If you’re still studying at high school or college, it’s tempting to put anything to do with your career in a mental box labeled “To Worry About Later.” However, a proactive approach to your career can save you loads of time, effort, and anxiety a few years down the line. These tips are all things you can start on now so that you are ready by the time you graduate. 

Curate Your Online Reputation

Chances are that you have heard it a million times, but the fact still remains that you need to curate your online persona for a professional audience. This means both limiting public access to any embarrassing or unprofessional content of you online and creating a new, professional brand through which employers can find you.

First of all, make sure all social media accounts where you may share sensitive, controversial, or overly personal information are set to private (the trend of keeping a “finsta” comes in handy here). Ensure everything on a public account is something you’d be happy for a potential employer to see. You also need to focus on building a brand, which will vary depending on your career path: an online persona for a music manager looks different than that of a designer. InternetReputation.com has great additional tips on personal brand building, including setting up a Google Alert for your own name so you can keep track of what people say about you. 

Work on Your Resume

The sooner you start putting together your resume, the easier it will be when you start applying for jobs. Having it ready means that you are always prepared to apply for an opportunity when it arises, giving you an advantage over other candidates. If you’re not sure where to start, Monster.com has good advice on writing a college resume that will impress potential employers.

Working on your resume while you are still a student also helps you identify any gaps, which you can then fill with volunteering, work experience, or accreditations. Oh, and don’t assume that you need a fancy advanced degree for your resume to look good. There are plenty of ways to boost your resume without spending additional tens of thousands of dollars.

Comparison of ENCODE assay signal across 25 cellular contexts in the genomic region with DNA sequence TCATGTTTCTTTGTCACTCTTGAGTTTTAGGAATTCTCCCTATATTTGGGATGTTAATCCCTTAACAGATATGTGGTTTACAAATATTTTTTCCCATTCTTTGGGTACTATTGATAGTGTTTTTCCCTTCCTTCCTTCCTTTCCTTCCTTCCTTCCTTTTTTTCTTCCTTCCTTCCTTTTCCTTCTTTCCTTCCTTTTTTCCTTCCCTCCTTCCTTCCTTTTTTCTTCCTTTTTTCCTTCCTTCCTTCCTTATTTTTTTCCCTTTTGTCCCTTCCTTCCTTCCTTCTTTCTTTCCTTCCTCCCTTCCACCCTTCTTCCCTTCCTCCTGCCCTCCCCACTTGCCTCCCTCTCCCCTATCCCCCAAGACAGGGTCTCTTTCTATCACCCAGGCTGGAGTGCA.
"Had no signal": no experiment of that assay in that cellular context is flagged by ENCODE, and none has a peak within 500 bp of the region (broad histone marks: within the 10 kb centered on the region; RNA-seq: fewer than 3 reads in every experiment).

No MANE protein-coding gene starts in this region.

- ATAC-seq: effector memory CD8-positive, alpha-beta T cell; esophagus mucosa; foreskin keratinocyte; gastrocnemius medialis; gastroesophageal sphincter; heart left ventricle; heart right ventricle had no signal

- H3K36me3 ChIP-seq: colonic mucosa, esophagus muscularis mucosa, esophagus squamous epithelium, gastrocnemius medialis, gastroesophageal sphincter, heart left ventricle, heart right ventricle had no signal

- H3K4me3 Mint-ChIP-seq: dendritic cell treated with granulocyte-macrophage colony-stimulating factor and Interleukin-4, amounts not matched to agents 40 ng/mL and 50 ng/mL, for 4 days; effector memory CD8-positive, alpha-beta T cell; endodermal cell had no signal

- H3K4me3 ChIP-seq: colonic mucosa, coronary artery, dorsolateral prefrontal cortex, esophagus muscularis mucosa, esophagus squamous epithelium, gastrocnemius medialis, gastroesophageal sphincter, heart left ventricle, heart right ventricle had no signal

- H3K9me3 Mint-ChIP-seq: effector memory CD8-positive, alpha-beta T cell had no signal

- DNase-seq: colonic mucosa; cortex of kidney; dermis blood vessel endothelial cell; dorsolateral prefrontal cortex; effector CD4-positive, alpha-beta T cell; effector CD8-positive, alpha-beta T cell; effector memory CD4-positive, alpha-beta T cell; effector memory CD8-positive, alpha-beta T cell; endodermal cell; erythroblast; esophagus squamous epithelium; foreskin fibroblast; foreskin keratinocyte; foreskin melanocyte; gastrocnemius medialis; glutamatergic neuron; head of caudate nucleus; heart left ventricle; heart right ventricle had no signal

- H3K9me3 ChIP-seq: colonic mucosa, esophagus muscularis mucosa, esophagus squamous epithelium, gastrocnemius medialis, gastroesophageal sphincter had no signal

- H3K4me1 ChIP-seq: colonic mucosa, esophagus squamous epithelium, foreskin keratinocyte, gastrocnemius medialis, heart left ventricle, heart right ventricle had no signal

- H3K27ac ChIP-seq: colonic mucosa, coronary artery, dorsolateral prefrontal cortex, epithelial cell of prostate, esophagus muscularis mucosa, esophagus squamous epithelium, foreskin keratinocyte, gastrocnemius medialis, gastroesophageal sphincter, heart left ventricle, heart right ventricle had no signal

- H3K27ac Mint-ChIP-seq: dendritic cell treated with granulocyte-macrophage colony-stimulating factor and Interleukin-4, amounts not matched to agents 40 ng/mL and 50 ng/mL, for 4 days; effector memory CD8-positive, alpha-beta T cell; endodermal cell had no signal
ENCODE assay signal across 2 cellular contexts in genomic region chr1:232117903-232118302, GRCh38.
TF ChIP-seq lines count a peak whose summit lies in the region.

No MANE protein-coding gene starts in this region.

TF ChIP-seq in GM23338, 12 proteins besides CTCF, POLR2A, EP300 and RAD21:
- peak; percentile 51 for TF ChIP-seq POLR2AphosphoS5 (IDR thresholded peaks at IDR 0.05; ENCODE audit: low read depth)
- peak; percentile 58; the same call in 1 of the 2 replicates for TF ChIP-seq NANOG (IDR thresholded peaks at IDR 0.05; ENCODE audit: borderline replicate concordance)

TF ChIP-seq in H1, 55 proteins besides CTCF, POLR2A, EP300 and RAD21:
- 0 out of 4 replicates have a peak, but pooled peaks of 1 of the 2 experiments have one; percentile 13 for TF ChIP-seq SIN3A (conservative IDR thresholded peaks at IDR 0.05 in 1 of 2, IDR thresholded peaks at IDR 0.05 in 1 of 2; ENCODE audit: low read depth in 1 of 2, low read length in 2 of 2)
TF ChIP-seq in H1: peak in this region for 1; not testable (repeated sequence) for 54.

Get Experience

It’s never too soon to start collecting valuable professional experience. Both high school and college students can look for summer internship opportunities, part-time work, or even volunteering to get them started. 

You don’t have to wait until someone hires you to start gathering professional experience. A side hustle is a great first step into a full-time career, especially if your goal is to be an entrepreneur or self-employed. You could, for instance, start an e-commerce business from your own bedroom — check out this roadmap by Oberlo if you don’t know where to begin.

Build Your Network

It’s an unfortunate reality of working life, but networking is one of the most crucial things you will ever do for your career. You can start building your network as early as high school, but college is where a whole new world of potential contacts opens itself up to you, so take advantage of it. 

Build relationships with as many people as you can, including professors and college admin staff. Join a variety of clubs and take on active roles in them if you have the time. And remember: Networking isn’t just about awkward, boring events. Every friendship you build in college is an important part of your network, so it’s also all about having fun and socializing with and getting to know diverse groups of people.

Finally, listen to your parents. Yes, the current job market is miles away from what they had to navigate. Yes, things have changed. Yes, they may not know much about your dream industry. However, your parents will most likely have some very useful advice about the things that haven’t changed, and which apply to most jobs. These things include interview tips, leveraging your college’s career resources, and the best times to start looking for an internship.